What kind of machine do you have? This is important to know. Knowing what type of machine you have will let you know it’s capabilities and limitations. If you have the original manual this will save a lot of time. If you do not have the manual, look for a serial # or any identifying marks on the machine. If you have a Singer Machine, look up your serial # here. You'll need the serial # on your machine to find out when your machine was made and what model you have.

Once you know your model # the fun starts! You can learn all about the history of your machine and it’s functions.

If you do not have a Singer sewing machine Contact me and I’ll see if I can help you date your sewing machine.
 

Step 3

Get your Manual

If you have a Singer and need a manual, enter your model # Here. If you are looking for other manuals, contact me.

Step 4

Inspect your sewing machine for safety

Do not plug in the sewing machine until it has been determined that all wiring is safe!

Exposed wiring against a metal sewing machine is a safety hazard!

Whether your sewing machine has been sitting in storage or you just picked it up from a yard sale, you must check it to make sure it is safe to use. Protect your work surface by lying out sheets of newspaper or on a box that has been flattened.

Gather your tools. Sit the machine, right side up, onto the work surface and begin your inspection. With a flashlight carefully look at the wiring of your machine. Is the wiring exposed or dry rotted? If so, DO NOT plug it in! An old machine with exposed wiring is dangerous! If you are NOT knowledgeable in replacing wires, then leave this up to a professional.

Tip: I encourage you to take a few pictures of your machine while you are working on it. This will help in reminding you how to replace certain parts.

Even if the wiring is in good condition, you still should NOT run a machine that has been sitting, unless it is cleaned and oiled first. Usually old machines have lots of dirt and oil/grease buildup. Refer to pictures below for example of dry-rotted wiring.

Step 5

Let’s Begin. Wear your safety glasses!

I cannot stress this enough. Once day I was working on a sewing machine and not wearing my safety glasses, and as I started to sew, the needle broke and flew up and hit the lid of my eye. I was lucky that the needle didn’t go INTO my eye! In another instance while working on a sewing machine a metal slide plate spring broke and hit my face, another close call. Needless to say I now always wear my safety glasses!

Needle- Remove that needle and discard it. Whenever I work on an old machine I always discard the needle. Even a small burr or bend that you can’t see will prevent you from making stitches and cause headaches. The best remedy is to always start with a brand new needle. Size 14 is a good choice, as it is a general size needle for many sewing projects. Refer to your sewing machine manual for proper needle installation; as this differs depending on the make & model of your machine.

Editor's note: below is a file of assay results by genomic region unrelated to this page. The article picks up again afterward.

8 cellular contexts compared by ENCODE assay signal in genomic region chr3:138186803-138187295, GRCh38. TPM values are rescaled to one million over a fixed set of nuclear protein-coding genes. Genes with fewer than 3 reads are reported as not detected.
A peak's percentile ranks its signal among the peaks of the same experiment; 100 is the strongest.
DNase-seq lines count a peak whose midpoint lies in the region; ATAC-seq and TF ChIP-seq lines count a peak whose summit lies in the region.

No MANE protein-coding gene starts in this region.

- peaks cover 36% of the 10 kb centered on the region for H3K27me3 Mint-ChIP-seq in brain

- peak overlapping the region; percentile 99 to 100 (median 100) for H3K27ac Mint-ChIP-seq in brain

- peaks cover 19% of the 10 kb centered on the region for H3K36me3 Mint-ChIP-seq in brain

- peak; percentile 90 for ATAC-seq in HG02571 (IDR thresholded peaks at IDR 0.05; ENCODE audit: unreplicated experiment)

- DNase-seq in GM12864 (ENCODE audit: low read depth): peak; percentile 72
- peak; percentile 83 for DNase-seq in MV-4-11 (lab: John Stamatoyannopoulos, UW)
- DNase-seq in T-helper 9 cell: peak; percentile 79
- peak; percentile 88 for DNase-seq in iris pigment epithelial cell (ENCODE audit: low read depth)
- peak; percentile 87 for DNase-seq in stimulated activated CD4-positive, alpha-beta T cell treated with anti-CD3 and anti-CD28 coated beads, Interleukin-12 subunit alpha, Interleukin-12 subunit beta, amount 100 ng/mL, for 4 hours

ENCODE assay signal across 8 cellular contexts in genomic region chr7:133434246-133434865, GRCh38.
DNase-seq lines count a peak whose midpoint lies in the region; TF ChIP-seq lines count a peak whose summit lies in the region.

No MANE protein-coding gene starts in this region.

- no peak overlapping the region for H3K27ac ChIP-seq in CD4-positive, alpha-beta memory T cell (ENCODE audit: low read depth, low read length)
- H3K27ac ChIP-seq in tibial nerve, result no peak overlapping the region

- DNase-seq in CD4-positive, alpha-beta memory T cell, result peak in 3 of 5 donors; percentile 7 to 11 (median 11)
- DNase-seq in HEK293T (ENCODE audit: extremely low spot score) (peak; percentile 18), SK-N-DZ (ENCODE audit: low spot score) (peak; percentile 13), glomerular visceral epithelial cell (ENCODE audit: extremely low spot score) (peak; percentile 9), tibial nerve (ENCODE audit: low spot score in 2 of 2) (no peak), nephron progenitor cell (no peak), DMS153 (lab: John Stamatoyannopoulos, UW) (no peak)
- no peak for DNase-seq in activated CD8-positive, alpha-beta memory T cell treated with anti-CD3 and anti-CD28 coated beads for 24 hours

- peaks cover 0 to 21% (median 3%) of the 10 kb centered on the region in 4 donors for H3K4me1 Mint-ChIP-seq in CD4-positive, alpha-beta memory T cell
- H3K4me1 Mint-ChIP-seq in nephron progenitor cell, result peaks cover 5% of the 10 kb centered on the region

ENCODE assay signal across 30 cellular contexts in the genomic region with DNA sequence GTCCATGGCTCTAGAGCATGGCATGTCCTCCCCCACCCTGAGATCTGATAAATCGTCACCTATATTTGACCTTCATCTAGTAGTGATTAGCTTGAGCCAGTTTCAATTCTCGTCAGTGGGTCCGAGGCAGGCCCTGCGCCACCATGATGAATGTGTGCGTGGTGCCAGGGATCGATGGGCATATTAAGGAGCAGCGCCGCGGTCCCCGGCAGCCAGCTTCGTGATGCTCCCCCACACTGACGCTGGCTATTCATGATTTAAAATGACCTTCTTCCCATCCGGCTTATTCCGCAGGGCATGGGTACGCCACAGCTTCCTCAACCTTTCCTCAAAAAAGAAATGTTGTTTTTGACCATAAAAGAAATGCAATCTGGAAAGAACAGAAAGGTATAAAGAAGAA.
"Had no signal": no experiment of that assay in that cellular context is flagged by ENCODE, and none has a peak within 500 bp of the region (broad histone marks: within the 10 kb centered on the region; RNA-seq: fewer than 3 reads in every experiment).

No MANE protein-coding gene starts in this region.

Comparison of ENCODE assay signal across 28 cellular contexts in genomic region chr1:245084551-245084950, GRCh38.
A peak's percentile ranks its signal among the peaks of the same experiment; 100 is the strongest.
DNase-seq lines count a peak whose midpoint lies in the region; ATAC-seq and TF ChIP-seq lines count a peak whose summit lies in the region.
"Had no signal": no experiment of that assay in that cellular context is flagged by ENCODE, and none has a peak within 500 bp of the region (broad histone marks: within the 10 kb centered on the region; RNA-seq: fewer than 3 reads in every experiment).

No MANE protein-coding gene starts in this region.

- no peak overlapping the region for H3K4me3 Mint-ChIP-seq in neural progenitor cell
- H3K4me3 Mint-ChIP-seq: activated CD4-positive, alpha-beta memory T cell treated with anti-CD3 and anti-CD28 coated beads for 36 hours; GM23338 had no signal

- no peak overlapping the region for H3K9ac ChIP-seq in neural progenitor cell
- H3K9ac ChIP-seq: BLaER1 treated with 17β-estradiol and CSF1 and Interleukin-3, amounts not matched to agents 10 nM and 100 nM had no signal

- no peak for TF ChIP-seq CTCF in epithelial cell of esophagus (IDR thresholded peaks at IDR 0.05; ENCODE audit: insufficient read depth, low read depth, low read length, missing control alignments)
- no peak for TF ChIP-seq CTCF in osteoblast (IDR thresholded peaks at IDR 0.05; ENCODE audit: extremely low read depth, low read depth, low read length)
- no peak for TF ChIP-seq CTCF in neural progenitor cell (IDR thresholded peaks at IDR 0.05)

Manual testing & overall condition- Lay the machine on it’s back and look underneath & as much on the inside as you can (you may need to remove plates to access parts of the inside). Is anything broken or bent? Are any of the rubber parts dry rotted… such as the bed cushions (little rubber feet), not all machines have these though or the bobbin winder tire?

Is there rust? There may be rust you can’t see, such as in the inside of your machine. You can see if the parts move freely by manually testing the machine. For most Singer sewing machines, turn the hand wheel (aka balance wheel) towards you. (For other machines refer to the manual). Does the hand wheel turn freely? Does the needle bar move up and down? If the hand wheel turns freely this is a good sign. Lift the presser bar lifter (this lifts the presser foot)…does everything move freely?

Tip: Do not remove too many parts at once. Until you become familiar with the parts of your machine, I recommended only working on one area at a time.


Step 6

Missing parts

Many parts are still available for vintage sewing machines today, the most popular being Singer machines. You must know the make and model of your sewing machine before you can find the appropriate part. If you have a part # for the part you need, it will make it much easier to replace that part.

The best way to find the part you need is to do a general search on the internet. Ebay is a great place for finding parts too.